At Pyrcroft Grange Primary School we are passionate about ensuring all children become confident and enthusiastic readers and writers. We believe that phonics provides the foundations of learning to make the development into fluent readers and writing a smooth, progressive process.

Our aim is that all children;

  • Recognise the 44 phonemes outlined in the English language.
  • Are familiar with numerous grapheme phoneme correspondences.
  • Can develop the skills to blend and segment phase appropriate words.
  • Are able to use phonic blending skills to decode unfamiliar words within a text.
  • Are able to use segmenting skills to spell unfamiliar words phonetically.

Phonics at Pyrcroft Grange Primary School follows the Department of Education approved Phonics Shed and Phonics Bug. This allows our phonics teaching and learning to be progressive from Nursery up to Year 3 as well as allowing children’s listening and speaking skills to develop.


Children in Nursery moving into Reception will focus on

  • Phase 1: Activities are divided into seven aspects: Environmental sounds, Instrumental sounds, Body sounds, Rhythm and Rhyme, Alliteration and finally Oral blending and Segmenting.
  • This is supported by Phonics Shed through adult led phonics activities, songs and games.
  • Children in Reception will move onto Phase 2 learning 19 letters of the alphabet and the sound (phoneme) each letter (grapheme) makes. Through songs, stories, games and phonic texts the children will be introduced into each sound where they will learn:
  • The phoneme
  • Corresponding grapheme
  • Letter name
  • Letter formation
  • To hear and blend the phoneme to read words.
  • To Hear and segment words containing the phoneme to spell unfamiliar words.
  • Children will be taught to read and write simple words and captions using the highlighted phonics.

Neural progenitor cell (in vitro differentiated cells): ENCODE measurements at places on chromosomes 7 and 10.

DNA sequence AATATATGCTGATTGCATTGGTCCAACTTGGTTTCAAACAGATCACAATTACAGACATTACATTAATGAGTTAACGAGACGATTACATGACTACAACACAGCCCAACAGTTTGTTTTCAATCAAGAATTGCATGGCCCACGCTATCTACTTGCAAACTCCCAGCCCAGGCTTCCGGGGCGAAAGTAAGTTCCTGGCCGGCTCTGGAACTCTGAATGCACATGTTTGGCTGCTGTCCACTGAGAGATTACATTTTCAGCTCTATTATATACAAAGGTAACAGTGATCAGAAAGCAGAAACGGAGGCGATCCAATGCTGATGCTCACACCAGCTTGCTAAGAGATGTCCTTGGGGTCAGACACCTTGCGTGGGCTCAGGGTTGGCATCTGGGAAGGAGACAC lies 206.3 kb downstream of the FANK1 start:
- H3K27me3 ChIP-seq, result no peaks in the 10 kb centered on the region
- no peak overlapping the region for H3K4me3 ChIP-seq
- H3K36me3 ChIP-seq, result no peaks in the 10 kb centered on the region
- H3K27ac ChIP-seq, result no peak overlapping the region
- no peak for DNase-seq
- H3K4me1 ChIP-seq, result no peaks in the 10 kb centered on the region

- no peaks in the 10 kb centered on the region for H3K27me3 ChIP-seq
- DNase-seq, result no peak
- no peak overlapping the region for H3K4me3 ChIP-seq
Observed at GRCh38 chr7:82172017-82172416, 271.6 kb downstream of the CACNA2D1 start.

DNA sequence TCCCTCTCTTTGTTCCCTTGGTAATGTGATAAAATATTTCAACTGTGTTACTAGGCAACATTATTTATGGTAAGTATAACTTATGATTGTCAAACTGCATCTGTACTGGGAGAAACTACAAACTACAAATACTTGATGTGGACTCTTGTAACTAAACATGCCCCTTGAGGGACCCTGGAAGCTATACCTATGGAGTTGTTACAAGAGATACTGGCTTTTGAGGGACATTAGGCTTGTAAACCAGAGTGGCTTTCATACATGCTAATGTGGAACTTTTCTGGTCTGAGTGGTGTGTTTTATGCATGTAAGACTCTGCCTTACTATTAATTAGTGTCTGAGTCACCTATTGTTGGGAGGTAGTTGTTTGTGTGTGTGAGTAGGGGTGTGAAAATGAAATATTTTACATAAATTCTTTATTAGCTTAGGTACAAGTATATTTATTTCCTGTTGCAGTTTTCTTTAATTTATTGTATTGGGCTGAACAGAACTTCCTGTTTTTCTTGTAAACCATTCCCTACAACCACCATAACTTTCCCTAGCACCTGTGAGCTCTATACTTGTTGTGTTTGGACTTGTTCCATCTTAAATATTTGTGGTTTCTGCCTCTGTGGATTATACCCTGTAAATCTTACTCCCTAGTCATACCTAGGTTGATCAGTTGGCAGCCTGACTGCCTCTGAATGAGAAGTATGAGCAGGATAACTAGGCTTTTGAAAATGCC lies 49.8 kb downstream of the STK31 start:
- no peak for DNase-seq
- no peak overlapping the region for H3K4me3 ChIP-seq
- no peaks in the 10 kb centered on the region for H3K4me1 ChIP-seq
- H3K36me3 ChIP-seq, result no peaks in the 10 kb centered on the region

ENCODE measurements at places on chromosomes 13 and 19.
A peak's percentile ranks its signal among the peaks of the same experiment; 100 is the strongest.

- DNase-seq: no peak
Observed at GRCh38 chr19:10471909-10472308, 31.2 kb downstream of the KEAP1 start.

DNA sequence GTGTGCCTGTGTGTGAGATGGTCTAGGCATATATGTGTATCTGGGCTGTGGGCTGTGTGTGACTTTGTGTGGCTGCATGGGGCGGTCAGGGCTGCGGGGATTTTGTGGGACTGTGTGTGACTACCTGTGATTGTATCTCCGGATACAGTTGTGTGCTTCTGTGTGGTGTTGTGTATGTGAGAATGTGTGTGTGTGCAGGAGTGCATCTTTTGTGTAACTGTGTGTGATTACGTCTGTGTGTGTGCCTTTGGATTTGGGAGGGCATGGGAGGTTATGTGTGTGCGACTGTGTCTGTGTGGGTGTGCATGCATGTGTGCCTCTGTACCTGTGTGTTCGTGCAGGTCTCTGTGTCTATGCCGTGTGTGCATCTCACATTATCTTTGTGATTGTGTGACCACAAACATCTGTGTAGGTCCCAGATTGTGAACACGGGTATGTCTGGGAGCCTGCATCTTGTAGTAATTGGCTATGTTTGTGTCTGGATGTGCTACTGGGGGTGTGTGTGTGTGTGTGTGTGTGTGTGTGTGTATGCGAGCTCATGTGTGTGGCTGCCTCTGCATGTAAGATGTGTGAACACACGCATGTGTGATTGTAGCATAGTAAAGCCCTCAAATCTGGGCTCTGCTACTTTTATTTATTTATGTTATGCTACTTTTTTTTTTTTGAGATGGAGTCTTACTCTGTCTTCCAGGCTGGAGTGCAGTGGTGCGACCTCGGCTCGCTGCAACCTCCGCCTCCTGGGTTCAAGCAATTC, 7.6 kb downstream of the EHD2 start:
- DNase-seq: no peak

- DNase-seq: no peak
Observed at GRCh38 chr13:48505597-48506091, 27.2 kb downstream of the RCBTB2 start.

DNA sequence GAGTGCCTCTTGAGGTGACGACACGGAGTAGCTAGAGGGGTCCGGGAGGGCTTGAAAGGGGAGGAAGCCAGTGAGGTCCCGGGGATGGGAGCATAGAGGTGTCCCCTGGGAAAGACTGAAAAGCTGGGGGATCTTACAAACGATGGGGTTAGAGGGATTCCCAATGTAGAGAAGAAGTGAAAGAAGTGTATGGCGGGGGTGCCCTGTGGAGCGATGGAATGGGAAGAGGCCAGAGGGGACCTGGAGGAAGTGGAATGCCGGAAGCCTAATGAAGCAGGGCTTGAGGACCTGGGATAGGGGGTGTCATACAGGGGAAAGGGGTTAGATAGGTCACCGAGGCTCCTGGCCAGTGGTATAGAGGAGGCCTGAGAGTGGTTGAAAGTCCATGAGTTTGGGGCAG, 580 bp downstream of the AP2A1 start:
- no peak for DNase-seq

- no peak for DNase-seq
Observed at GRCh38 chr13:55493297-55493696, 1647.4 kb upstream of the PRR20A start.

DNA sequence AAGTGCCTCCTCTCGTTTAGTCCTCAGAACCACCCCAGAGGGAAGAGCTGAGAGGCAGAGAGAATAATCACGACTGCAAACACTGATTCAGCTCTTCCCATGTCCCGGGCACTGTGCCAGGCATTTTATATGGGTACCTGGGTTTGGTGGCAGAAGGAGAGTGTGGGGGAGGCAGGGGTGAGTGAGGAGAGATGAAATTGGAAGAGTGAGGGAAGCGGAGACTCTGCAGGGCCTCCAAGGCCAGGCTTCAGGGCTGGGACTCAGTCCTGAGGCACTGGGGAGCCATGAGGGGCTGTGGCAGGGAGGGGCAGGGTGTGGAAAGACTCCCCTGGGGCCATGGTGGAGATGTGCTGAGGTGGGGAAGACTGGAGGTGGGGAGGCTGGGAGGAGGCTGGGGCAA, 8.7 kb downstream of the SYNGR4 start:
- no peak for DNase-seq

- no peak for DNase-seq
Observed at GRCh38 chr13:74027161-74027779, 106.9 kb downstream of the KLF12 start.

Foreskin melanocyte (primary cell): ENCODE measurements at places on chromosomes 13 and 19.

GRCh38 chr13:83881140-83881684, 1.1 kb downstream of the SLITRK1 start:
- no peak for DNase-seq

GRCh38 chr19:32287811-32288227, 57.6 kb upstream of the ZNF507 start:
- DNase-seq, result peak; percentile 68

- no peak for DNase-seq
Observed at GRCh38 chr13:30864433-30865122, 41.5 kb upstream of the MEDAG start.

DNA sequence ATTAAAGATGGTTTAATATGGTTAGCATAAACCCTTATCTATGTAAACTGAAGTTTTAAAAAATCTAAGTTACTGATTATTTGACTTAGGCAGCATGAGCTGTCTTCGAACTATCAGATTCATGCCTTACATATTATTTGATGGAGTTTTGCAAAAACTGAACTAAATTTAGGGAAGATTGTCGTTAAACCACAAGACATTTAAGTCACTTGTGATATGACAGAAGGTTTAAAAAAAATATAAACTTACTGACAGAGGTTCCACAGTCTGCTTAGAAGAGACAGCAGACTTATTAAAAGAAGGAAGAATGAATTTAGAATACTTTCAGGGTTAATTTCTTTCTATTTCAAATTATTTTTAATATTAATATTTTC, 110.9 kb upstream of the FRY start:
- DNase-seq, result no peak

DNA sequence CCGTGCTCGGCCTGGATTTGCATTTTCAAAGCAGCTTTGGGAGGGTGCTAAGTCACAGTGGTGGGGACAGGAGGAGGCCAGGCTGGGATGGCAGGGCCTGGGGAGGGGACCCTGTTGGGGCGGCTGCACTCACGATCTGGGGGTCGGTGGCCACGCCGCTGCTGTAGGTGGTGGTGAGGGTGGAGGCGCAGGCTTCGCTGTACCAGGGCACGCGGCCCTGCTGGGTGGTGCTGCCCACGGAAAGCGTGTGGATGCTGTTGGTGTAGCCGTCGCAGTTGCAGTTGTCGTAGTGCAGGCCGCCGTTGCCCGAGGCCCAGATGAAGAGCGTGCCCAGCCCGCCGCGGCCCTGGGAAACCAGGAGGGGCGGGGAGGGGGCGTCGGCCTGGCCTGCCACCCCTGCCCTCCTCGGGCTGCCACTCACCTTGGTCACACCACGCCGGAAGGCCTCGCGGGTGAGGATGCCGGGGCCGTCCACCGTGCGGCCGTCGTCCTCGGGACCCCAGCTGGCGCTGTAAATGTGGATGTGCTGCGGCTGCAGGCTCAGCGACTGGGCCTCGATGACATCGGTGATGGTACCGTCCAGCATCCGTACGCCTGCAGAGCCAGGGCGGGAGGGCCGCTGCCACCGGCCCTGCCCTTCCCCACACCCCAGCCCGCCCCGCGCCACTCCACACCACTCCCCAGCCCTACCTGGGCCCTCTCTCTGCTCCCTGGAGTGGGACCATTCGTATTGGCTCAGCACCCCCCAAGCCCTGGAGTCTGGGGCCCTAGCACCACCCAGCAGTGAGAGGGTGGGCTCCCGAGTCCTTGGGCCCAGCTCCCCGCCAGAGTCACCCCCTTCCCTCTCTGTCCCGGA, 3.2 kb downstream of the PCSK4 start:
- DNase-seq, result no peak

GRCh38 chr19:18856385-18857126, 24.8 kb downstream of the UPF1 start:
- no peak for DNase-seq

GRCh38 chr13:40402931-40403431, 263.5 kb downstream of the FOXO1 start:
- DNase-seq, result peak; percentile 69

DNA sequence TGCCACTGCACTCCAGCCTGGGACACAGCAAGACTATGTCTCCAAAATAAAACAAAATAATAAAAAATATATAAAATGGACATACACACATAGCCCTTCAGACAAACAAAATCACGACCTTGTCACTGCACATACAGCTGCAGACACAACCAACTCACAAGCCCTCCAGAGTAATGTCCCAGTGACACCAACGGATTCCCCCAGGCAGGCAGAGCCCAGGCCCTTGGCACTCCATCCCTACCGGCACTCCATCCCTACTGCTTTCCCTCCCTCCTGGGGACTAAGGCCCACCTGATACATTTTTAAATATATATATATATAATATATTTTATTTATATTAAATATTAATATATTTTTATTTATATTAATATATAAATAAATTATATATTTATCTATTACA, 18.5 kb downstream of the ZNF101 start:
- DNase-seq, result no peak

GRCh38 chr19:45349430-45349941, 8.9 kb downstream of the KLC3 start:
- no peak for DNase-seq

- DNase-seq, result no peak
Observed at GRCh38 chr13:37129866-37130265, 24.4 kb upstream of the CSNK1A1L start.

• The children will once secure move onto Phase3: The remaining 7 letters of the alphabet, one sound for each. Graphemes such as “ch” “oo” and “th” representing the remaining phonemes not covered by single letters.  As previously the children will be introduce to the phoneme and grapheme that represents the sound. On completion of this phase, children will have learnt the simple code: one grapheme for each phoneme in the English language.
  • The children will ready to begin Phase 4 in the Summer term of Reception : No new grapheme-phoneme correspondences are taught in this phase. Children learn to blend and segment longer words with adjacent sounds e.g. swim, clap, jump
  • Children in year 1 and 2 will work through Phase 5: Now we move on to the complex code. Children learn more graphemes for phonemes which they already know, plus different ways of pronouncing the graphemes they already know.
  • Year 2 will begin Phase 6: Working on spelling, including prefixes and suffixes, doubling and dropping letters.

In the Early Years learning environment children are exposed to the teaching of phonics through action songs, images, stories and games. Children will engage in daily phonics teaching to introduce the phonic sound. As children develop a wider phonic knowledge, they will progress to more in depth and longer sessions to support the application of phonic sounds.

 Planning follows a specific structure to support the application of phonic knowledge:

Sessions will;

  • Revisit previous knowledge
  • Introduce new phoneme
  • Read 
  • Spell
  • Write
  • Assess

Phonics teaching is then supported by the reading material children are exposed to in daily guided reading sessions. We are using Bug Club reading scheme to continue to develop and apply the children’s phonic knowledge and provide opportunities to practice this knowledge with fun and exciting texts at home.

Children are regularly assessed using Phonics tracker to identify phonic gaps and support our phonics catch up schemes GAPS. This intervention programme supports closing identified gaps in focused, smaller group sessions.


Our phonics curriculum is high quality, well thought out and is planned to demonstrate progression and application of phonic knowledge.

Children get a flying start to being able to hear and identify sounds, blend them and use this knowledge to read simple sentences. They are confident to apply their phonic knowledge in a wide range of contexts and other important reading skills are built upon this secure foundation.

Children in Year 1 achieve in line or exceed the national Average in the Phonics Screening Test.


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